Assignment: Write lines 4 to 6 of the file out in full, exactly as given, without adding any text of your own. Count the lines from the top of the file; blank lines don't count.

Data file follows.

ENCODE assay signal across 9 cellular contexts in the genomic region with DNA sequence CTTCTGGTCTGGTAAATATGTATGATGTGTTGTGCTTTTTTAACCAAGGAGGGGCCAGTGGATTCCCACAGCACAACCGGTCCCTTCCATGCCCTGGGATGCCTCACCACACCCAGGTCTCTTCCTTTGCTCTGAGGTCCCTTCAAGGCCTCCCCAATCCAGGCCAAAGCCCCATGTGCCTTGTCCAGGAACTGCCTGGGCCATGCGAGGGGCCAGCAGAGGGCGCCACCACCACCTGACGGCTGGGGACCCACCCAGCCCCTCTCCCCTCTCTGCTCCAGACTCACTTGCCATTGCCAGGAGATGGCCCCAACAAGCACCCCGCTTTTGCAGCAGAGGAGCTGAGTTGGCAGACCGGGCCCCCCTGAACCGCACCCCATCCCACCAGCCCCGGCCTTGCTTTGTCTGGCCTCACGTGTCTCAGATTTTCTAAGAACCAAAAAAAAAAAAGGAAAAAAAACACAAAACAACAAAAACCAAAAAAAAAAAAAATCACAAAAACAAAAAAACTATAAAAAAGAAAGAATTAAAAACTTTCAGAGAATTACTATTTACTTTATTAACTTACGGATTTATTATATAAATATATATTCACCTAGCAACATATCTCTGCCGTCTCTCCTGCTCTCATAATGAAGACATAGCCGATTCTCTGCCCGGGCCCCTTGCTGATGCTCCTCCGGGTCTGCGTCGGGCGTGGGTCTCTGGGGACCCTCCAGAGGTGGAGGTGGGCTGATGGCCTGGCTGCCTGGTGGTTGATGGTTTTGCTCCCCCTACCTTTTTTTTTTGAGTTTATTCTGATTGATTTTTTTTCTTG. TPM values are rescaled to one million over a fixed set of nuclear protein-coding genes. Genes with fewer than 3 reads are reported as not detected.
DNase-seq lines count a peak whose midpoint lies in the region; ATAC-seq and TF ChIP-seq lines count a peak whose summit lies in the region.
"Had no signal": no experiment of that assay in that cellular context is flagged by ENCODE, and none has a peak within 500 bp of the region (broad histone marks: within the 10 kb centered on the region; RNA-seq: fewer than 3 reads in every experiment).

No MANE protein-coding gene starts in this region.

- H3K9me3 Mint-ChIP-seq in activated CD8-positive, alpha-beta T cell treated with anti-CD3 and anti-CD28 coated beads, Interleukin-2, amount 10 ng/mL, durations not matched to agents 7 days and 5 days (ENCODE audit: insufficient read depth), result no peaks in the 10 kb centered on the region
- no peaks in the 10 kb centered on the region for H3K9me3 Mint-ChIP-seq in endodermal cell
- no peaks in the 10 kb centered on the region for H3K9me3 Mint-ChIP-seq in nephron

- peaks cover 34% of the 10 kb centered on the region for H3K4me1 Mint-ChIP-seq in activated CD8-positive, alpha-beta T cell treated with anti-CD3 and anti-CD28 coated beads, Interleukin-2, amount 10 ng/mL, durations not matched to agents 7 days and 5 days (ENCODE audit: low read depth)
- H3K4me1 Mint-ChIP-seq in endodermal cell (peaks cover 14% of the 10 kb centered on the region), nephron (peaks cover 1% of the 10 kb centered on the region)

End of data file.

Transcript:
No MANE protein-coding gene starts in this region.

- H3K9me3 Mint-ChIP-seq in activated CD8-positive, alpha-beta T cell treated with anti-CD3 and anti-CD28 coated beads, Interleukin-2, amount 10 ng/mL, durations not matched to agents 7 days and 5 days (ENCODE audit: insufficient read depth), result no peaks in the 10 kb centered on the region
- no peaks in the 10 kb centered on the region for H3K9me3 Mint-ChIP-seq in endodermal cell